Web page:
Community engaged research initiatives: Going further than openPublished by Alison Moore
This blog post was written by Joe Wright, SFU Library co-op student
Academic research is largely out of reach to those outside of post-secondary institutions, and while the Open Access movement is increasing the accessibility of scholarly research, many barriers (particularly paywalls) remain. This makes it difficult for community organizations to remain informed on emerging knowledge related to their practice, and means that they are not involved in research taking place about their own communities.
So how can we, as researchers, work to improve this? That’s where community engaged research (CER) initiatives come in. Their work is designed to counter the traditional research model of entering a community, extracting information, then publishing work in exclusive journals, with nothing given in return. Most subjects of such research never see the final publication, which is something that these initiatives are working to change.
This collaboration benefits both communities and researchers. Expanding the audience of research to the communities involved and/or affected, as well as the general public, results in more actionable outcomes and broadens potential impact. Not only this, but the process can facilitate the creation of relationships that enable further research to emerge, harnessing the lived experience and expertise of community members and community partners in an exchange of knowledge. Such expertise can also inform research directions and outcomes through community-led practice.
Research grounded in the community
If you’re wondering what it actually means to practice community engaged research, then look no further! SFU’s Community Engaged Research initiative (CERi) has created a Community Resource Handbook which covers both the principles and methods of community engaged research, with real examples included throughout. As the handbook outlines, community engaged research brings those affected by the research issue to the table, creating “space for communities, community members and community-based organizations to work in collaborative partnerships with academic researchers” (Kantamneni et al., 2019, p. 65).
Community engagement happens at every stage of the research process, from developing a question/project idea to sharing knowledge, in an ongoing relationship focused on outcomes that benefit the community as well as the researcher. These principles are maintained by the following processes:
- Ensuring that the community’s goals and needs are considered when planning research
- Sharing and prioritizing community ethics and procedures as much as the research institution’s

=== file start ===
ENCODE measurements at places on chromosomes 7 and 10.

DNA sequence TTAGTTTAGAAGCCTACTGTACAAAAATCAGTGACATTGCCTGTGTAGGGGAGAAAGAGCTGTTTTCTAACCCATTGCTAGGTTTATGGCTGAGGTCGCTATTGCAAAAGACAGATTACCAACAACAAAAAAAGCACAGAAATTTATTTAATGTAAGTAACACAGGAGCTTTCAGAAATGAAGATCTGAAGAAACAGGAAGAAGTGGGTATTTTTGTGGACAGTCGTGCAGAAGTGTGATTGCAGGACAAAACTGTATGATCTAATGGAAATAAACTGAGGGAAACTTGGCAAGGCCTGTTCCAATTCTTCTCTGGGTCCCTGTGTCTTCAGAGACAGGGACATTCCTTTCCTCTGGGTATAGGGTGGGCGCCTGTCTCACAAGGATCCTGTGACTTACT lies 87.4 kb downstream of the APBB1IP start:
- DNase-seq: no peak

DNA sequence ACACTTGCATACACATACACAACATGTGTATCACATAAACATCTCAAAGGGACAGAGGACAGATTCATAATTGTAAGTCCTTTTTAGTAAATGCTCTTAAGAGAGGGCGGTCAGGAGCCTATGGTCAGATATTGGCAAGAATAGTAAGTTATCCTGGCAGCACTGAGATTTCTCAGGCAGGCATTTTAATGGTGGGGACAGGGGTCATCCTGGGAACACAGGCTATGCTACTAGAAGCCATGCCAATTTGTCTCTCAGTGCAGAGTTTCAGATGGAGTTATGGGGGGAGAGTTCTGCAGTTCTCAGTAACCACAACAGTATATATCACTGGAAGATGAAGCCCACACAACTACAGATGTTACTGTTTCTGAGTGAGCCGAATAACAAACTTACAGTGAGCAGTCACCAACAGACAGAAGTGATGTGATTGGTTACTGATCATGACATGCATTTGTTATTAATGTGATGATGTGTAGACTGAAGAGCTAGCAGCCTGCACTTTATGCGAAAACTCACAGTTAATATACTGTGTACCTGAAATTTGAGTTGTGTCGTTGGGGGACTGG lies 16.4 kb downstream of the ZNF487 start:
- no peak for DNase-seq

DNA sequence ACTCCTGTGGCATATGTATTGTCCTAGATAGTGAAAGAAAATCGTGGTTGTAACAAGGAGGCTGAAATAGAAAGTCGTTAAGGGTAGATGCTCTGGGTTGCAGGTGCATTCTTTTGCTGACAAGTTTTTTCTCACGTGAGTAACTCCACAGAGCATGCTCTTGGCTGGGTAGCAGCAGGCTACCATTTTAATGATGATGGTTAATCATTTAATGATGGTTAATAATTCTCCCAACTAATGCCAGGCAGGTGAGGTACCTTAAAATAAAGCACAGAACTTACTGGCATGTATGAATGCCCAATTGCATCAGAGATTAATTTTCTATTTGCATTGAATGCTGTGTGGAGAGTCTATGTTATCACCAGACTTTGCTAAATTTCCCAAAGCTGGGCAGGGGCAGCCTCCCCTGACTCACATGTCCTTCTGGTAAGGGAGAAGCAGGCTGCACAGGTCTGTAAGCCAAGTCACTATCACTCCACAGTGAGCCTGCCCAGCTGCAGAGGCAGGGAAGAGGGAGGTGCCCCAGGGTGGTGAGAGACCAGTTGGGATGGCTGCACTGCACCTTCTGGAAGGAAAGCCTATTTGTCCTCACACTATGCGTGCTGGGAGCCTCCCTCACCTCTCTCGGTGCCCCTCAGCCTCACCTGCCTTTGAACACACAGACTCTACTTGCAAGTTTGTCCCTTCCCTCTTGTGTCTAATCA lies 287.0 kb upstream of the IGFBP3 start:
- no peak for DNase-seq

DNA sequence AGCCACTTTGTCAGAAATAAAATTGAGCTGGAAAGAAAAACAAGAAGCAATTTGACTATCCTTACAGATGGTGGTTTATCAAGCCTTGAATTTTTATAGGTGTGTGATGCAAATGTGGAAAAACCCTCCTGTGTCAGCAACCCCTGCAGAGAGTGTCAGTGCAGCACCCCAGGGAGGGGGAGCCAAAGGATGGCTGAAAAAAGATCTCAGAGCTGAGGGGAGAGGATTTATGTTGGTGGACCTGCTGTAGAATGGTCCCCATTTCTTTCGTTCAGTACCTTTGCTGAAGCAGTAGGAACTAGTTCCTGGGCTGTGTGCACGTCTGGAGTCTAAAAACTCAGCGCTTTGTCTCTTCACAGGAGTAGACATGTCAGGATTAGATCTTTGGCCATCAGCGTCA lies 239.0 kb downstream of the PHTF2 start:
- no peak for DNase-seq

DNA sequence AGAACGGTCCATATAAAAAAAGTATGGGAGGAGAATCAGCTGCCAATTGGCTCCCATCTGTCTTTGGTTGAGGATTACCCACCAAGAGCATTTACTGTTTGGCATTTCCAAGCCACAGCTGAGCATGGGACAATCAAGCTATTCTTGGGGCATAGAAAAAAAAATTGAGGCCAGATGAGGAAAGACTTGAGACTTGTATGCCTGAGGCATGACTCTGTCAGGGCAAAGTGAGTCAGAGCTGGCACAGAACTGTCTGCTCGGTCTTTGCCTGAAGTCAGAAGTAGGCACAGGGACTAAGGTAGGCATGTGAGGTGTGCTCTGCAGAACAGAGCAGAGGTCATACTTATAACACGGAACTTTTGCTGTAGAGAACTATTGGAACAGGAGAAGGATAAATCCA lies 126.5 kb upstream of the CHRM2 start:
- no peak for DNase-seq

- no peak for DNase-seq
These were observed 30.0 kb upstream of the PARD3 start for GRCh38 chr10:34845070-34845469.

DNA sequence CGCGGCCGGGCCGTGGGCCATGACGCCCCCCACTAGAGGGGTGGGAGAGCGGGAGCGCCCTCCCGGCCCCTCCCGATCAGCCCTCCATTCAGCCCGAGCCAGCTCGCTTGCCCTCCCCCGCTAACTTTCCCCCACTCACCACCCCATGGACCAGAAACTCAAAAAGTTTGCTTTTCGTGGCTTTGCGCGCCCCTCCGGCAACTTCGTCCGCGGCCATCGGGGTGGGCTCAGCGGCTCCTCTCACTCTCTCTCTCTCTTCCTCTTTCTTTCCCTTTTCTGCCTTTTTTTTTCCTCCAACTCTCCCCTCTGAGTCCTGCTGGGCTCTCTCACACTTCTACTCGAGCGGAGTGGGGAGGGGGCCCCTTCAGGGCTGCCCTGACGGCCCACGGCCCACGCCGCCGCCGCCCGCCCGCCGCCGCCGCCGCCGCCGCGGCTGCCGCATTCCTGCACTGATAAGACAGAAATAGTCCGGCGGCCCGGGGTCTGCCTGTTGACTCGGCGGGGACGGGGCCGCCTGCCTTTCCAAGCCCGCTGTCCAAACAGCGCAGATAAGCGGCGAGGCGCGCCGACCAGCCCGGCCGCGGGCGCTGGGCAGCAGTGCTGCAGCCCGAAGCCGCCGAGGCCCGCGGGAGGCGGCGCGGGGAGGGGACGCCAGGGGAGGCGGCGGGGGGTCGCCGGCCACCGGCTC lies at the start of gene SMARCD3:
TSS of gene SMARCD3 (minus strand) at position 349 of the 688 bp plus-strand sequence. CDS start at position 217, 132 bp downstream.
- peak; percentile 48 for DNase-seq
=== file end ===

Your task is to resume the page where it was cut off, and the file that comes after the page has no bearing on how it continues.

- Researchers investing in community members as co-researchers
- Drawing from a combination of both conventional research methods, such as surveys, interviews, or ethnographies, and participatory research methods, such as citizen science or arts and design based methods
- Establishing a plan for research findings early on in the process, with both community members and researchers able to use their respective knowledge sharing avenues to advocate for the shared research outcomes
There are many initiatives supporting community engaged research, such as SFU Library's Community Scholars Program, which enables non-profit and charity community groups to access scholarly resources for research through SFU’s Library databases. The program also offers members research consultations and workshops at 312 Main location, nearby many community organizations of Vancouver’s Downtown Eastside (DTES).
In addition, UBC’s Making Research Accessible initiative (MRAi) improves access to both academic and community-generated research materials focused on DTES through the Research Access Portal (DTES RAP). This enables community members to self-advocate for both policy and funding changes, and in turn, improve service or program effectiveness. The MRAi encourages researchers to submit their publications to the RAP, and works with publishers to negotiate additions to their collection. They also work with local organizations and residents to digitize community materials, as well as providing open spaces for academics to connect with the community. Additionally, their website features information about the research projects currently located in the DTES. This all works to increase the accessibility of research, as well as benefiting researchers by expanding the potential contributions of the community.
For researchers hoping to participate, CERi’s Community-Engaged Research Funding Program provides grants to those currently engaging with or practicing community engaged research. The grant supports faculty and graduate student researchers from all disciplines. CERi also runs a Researcher-in-Residence program to support and widely promote the work of researchers enacting community engaged research.
Meanwhile, the MRAi provides support to connect researchers with people and organizations in the DTES, data collection, translating knowledge for the RAP, and helping researchers navigate new routes of sharing their findings.
In the end, along with a commitment from researchers to the principles of CER, initiatives like CERi and MRAi can facilitate engagement at various stages of the process, including the dissemination of research.
Kantamneni, A., Winkler, R. L., & Calvert, K. (2019). Incorporating community: Opportunities and challenges in community engaged research. In A Research Agenda for Environmental Management (pp. 64–78). Edward Elgar Publishing. https://doi.org/10.4337/9781788115193.00016